Livestock auctioneers have called for the introduction of a national cattle database to record the health status of animals in the UK.
Chairman of the Livestock Auctioneers Association Robert Addison said a database would give the immediate health status of cattle being sold through markets.
Speaking at a meeting of auctioneers and livestock industry representatives in London on 21 February, Mr Addison said a database would add to transparency on the health status of animals sold through markets and would also help to promote the health and wellbeing of stock being sold.
“It would be of great benefit to anyone involved in the buying and selling of livestock, but would also be immensely helpful in the implementation of disease control policies,” Mr Addison said.
Chris Dodds, LAA executive secretary, said auctioneers were keen to be involved in a scheme that enabled markets to give accurate and current animal health status at the time of sale.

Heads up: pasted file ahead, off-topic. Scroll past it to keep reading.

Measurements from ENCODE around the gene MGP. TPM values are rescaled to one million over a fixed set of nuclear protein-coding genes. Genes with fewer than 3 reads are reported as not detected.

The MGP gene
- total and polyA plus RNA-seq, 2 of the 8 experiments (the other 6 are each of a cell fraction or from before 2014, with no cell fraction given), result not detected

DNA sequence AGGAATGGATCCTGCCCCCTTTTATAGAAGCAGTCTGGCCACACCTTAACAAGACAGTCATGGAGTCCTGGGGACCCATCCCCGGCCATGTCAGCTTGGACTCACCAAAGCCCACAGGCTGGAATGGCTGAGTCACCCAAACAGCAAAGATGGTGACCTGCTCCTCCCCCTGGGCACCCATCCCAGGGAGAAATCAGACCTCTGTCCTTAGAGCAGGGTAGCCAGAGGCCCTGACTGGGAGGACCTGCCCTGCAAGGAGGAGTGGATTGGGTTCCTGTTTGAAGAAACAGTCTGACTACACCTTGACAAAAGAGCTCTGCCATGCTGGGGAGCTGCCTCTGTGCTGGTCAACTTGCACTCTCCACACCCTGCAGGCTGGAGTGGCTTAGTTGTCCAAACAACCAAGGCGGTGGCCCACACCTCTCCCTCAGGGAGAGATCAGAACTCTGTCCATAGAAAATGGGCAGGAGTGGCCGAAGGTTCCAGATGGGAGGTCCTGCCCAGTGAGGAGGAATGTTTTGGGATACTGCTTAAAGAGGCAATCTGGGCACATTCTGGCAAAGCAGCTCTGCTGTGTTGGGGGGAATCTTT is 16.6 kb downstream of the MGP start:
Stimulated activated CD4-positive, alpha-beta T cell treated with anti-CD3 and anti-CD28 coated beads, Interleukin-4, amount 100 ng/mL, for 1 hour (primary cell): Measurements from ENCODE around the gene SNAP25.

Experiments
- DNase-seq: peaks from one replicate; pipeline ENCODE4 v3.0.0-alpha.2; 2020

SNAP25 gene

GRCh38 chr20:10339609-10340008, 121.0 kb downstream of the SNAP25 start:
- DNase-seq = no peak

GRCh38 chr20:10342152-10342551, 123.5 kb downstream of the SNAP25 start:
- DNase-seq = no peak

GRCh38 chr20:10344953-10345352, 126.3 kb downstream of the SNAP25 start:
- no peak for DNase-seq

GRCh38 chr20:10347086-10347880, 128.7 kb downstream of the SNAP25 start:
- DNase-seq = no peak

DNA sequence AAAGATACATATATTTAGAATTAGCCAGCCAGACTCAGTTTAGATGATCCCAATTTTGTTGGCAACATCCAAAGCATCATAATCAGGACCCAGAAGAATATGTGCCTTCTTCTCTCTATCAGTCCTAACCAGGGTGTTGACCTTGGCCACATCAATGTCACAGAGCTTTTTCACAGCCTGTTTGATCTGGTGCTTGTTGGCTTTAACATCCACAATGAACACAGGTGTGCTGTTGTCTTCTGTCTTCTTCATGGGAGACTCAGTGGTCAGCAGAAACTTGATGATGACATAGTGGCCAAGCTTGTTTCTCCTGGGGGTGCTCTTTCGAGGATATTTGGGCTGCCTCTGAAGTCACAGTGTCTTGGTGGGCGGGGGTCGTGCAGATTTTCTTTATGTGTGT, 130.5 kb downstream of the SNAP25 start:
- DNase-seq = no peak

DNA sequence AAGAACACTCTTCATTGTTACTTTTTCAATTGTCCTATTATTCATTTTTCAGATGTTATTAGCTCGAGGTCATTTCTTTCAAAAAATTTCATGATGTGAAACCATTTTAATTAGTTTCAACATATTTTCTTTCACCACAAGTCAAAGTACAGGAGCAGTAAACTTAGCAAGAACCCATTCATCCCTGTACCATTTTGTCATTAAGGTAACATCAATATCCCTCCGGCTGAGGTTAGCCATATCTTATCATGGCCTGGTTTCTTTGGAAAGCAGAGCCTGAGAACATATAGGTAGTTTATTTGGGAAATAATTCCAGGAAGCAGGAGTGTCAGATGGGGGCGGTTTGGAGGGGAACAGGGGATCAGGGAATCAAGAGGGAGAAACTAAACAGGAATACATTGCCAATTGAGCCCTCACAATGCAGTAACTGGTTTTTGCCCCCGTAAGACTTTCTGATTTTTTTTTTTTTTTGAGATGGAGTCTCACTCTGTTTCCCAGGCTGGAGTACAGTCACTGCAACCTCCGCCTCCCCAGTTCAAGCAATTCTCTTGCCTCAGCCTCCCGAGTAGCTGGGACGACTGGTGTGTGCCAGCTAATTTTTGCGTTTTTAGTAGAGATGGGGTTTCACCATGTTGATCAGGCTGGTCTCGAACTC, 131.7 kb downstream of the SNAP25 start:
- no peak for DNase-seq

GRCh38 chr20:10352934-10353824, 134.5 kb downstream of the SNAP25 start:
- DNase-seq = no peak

“Auctioneers have a key role to play in this, but we need the tools to do it. A national database, which could be accessed only with the consent of the vendor, would help the industry as a whole keep track of diseases such as bovine tuberculosis, bovine viral diarrhoea, infectious bovine rhinitis and leptospirosis.
“It would be a valuable marketing tool for the vendor, and give buyers extra confidence that they are bidding for healthy animals,” he said.
“A database would provide a trustworthy source of information, be beneficial to welfare and add to the traceability of animals being sold. The LAA is keen to help lead the field in bringing the industry together to deliver this,” he said.
For the latest on livestock sales read our Taking Stock blog